164 03 Medical Ethics   MWF 11:15 AT Value
A survey of some of the topics in medical ethics, with possible topics including cloning, distribution of medical resources, homosexuality, abortion, and animal experimentation.
164 04 Medical Ethics   MWF 12:20 AT Value
A survey of some of the topics in medical ethics, with possible topics including cloning, distribution of medical resources, homosexuality, abortion, and animal experimentation.
164 05 Medical Ethics   TuTh 10:00-11:15 AT Value
RAP course
A survey of some of the topics in medical ethics, with possible topics including cloning, distribution of medical resources, homosexuality, abortion, and animal experimentation.
164 06 Medical Ethics   MW 9:05 AT Value
A survey of some of the topics in medical ethics, with possible topics including cloning, distribution of medical resources, homosexuality, abortion, and animal experimentation.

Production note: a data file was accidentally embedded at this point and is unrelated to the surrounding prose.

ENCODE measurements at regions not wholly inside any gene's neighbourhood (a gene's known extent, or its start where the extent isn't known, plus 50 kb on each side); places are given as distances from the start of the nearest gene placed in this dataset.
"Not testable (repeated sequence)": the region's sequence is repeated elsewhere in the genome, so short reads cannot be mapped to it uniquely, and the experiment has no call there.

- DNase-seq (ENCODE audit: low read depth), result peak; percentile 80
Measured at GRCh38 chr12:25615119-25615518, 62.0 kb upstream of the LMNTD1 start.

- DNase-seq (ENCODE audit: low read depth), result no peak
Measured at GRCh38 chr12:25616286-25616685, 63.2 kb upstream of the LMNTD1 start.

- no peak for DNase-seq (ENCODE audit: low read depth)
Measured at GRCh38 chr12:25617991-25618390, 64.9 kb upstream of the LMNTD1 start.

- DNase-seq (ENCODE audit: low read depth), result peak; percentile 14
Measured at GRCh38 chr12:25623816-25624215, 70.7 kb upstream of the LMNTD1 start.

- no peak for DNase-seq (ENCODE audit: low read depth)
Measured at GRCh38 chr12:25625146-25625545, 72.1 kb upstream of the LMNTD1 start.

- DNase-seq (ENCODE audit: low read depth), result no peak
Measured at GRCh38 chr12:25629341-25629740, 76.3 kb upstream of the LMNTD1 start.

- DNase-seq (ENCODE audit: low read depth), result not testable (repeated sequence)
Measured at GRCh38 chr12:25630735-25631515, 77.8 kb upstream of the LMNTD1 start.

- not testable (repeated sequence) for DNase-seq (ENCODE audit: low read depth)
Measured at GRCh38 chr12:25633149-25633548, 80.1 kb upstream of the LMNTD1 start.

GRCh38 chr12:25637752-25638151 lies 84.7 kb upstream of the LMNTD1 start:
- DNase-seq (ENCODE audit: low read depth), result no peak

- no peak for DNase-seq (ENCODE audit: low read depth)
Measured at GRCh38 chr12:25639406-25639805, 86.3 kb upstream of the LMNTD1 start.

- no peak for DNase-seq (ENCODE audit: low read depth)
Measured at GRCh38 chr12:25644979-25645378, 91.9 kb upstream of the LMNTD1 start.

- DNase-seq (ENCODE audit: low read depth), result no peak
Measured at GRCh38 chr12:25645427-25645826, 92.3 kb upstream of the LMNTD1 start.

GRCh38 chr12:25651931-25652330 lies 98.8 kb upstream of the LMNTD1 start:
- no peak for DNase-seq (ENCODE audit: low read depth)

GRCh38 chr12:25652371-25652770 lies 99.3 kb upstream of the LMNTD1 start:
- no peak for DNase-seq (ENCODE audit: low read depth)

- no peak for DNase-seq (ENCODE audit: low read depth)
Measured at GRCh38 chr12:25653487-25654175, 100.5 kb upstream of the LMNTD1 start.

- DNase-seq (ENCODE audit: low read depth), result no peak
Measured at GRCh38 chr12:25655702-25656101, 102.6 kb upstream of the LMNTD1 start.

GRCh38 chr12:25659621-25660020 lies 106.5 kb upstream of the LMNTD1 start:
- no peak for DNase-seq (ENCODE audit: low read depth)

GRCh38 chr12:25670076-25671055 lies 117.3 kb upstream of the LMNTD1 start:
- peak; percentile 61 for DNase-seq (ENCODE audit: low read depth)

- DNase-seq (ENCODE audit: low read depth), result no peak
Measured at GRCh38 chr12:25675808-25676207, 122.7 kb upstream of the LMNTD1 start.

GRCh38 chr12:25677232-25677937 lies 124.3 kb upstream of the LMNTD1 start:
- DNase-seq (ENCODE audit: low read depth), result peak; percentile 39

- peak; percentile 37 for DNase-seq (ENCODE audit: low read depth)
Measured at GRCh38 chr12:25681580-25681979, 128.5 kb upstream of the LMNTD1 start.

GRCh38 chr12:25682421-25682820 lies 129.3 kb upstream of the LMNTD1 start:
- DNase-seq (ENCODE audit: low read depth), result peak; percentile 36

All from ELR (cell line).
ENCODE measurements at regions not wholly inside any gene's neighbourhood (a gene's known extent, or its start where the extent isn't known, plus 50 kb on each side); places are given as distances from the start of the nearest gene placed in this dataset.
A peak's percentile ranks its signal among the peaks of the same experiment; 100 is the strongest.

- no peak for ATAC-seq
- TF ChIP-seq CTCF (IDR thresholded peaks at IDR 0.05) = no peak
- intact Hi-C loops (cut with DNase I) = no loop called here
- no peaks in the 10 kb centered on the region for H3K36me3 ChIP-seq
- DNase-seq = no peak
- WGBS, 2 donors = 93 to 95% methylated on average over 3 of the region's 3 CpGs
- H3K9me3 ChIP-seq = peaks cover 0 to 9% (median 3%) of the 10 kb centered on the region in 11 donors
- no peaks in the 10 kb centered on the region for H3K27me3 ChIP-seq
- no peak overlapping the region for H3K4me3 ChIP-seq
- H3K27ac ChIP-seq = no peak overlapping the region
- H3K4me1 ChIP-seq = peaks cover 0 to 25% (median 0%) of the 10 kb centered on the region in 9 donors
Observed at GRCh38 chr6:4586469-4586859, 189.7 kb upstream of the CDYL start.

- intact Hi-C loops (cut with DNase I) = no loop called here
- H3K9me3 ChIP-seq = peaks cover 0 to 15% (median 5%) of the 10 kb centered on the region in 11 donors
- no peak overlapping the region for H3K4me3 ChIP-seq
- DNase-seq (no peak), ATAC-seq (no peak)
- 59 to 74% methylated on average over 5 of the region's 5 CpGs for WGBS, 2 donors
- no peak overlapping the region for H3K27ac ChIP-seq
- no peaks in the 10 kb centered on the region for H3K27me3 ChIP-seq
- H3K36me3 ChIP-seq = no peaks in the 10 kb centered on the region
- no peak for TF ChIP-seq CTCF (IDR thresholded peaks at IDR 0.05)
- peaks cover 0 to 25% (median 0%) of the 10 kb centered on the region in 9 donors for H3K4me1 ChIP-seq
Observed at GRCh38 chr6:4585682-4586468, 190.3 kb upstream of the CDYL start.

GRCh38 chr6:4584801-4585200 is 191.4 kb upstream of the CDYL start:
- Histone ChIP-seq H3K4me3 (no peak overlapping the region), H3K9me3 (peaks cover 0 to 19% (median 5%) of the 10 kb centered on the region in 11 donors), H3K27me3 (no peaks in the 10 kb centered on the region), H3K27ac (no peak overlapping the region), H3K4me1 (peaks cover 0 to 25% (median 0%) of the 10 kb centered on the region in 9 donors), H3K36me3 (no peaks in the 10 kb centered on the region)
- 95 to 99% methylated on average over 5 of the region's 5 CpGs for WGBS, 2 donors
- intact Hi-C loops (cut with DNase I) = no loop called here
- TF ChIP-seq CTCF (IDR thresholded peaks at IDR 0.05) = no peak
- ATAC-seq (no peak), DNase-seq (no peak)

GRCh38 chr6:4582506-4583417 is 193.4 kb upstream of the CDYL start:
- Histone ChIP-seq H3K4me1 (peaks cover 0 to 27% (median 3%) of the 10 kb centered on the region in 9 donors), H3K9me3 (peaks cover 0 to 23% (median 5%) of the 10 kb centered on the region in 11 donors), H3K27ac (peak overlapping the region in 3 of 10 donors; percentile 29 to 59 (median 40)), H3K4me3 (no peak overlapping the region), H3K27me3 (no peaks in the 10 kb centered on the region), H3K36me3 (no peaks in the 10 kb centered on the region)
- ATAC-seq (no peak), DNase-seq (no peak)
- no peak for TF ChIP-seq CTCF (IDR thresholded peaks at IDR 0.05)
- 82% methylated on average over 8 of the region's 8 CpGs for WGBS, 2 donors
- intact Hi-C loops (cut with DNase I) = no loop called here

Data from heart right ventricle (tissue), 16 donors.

164H Medical Ethics (Honors)   TuTh 11:30-12:45 AT Value

This course is restricted to Commonwealth College students.

An introduction to ethics through issues of medicine and health care. Topics include abortion,  treatment of impaired infants, euthanasia, physician-assisted suicide, truth-telling, medical experimentation on human beings and on animals, and the allocation of scarce medical resources. 

170 Problems in Social Thought   MWF 1:25 SB Value
An introduction to modern Western political and social philosophy. We will focus on key works by Machiavelli, Locke, Rousseau, Mill, and Marx and on questions about the nature and limits of political power, rights, and liberty.
310 Intermediate Logic Hardegree TuTh 1:00:2:15 R2 Logic